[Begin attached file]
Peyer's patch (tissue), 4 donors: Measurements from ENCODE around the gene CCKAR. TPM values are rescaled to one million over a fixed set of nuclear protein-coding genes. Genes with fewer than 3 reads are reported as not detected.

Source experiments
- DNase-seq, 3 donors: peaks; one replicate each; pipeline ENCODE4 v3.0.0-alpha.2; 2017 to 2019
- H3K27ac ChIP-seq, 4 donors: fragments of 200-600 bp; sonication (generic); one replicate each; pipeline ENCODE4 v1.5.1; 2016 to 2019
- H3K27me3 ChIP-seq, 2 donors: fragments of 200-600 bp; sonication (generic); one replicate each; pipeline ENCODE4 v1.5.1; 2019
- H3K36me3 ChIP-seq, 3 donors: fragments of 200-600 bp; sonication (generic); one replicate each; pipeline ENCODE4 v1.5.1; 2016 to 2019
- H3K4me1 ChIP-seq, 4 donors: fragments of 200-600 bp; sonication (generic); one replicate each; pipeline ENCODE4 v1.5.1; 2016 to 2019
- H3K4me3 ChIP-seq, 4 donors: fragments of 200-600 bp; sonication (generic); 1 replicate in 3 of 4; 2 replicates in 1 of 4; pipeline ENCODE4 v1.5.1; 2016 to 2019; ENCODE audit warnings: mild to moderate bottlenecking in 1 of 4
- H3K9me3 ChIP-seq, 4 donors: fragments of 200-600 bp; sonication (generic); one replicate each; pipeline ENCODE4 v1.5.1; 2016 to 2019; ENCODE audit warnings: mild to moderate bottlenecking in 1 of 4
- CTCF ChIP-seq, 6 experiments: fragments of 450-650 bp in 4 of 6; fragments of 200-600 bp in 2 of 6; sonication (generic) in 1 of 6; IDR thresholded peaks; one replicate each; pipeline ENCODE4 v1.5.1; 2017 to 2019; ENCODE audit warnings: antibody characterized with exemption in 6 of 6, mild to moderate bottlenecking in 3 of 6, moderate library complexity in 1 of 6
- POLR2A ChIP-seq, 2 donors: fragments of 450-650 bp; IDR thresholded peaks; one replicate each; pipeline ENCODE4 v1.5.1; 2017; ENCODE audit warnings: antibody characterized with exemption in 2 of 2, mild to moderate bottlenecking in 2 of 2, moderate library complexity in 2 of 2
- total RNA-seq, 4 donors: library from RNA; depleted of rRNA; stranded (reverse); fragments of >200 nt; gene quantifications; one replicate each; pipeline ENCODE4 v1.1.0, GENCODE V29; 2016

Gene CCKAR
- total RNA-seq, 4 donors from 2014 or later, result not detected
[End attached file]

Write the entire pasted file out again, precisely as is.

Peyer's patch (tissue), 4 donors: Measurements from ENCODE around the gene CCKAR. TPM values are rescaled to one million over a fixed set of nuclear protein-coding genes. Genes with fewer than 3 reads are reported as not detected.

Source experiments
- DNase-seq, 3 donors: peaks; one replicate each; pipeline ENCODE4 v3.0.0-alpha.2; 2017 to 2019
- H3K27ac ChIP-seq, 4 donors: fragments of 200-600 bp; sonication (generic); one replicate each; pipeline ENCODE4 v1.5.1; 2016 to 2019
- H3K27me3 ChIP-seq, 2 donors: fragments of 200-600 bp; sonication (generic); one replicate each; pipeline ENCODE4 v1.5.1; 2019
- H3K36me3 ChIP-seq, 3 donors: fragments of 200-600 bp; sonication (generic); one replicate each; pipeline ENCODE4 v1.5.1; 2016 to 2019
- H3K4me1 ChIP-seq, 4 donors: fragments of 200-600 bp; sonication (generic); one replicate each; pipeline ENCODE4 v1.5.1; 2016 to 2019
- H3K4me3 ChIP-seq, 4 donors: fragments of 200-600 bp; sonication (generic); 1 replicate in 3 of 4; 2 replicates in 1 of 4; pipeline ENCODE4 v1.5.1; 2016 to 2019; ENCODE audit warnings: mild to moderate bottlenecking in 1 of 4
- H3K9me3 ChIP-seq, 4 donors: fragments of 200-600 bp; sonication (generic); one replicate each; pipeline ENCODE4 v1.5.1; 2016 to 2019; ENCODE audit warnings: mild to moderate bottlenecking in 1 of 4
- CTCF ChIP-seq, 6 experiments: fragments of 450-650 bp in 4 of 6; fragments of 200-600 bp in 2 of 6; sonication (generic) in 1 of 6; IDR thresholded peaks; one replicate each; pipeline ENCODE4 v1.5.1; 2017 to 2019; ENCODE audit warnings: antibody characterized with exemption in 6 of 6, mild to moderate bottlenecking in 3 of 6, moderate library complexity in 1 of 6
- POLR2A ChIP-seq, 2 donors: fragments of 450-650 bp; IDR thresholded peaks; one replicate each; pipeline ENCODE4 v1.5.1; 2017; ENCODE audit warnings: antibody characterized with exemption in 2 of 2, mild to moderate bottlenecking in 2 of 2, moderate library complexity in 2 of 2
- total RNA-seq, 4 donors: library from RNA; depleted of rRNA; stranded (reverse); fragments of >200 nt; gene quantifications; one replicate each; pipeline ENCODE4 v1.1.0, GENCODE V29; 2016

Gene CCKAR
- total RNA-seq, 4 donors from 2014 or later, result not detected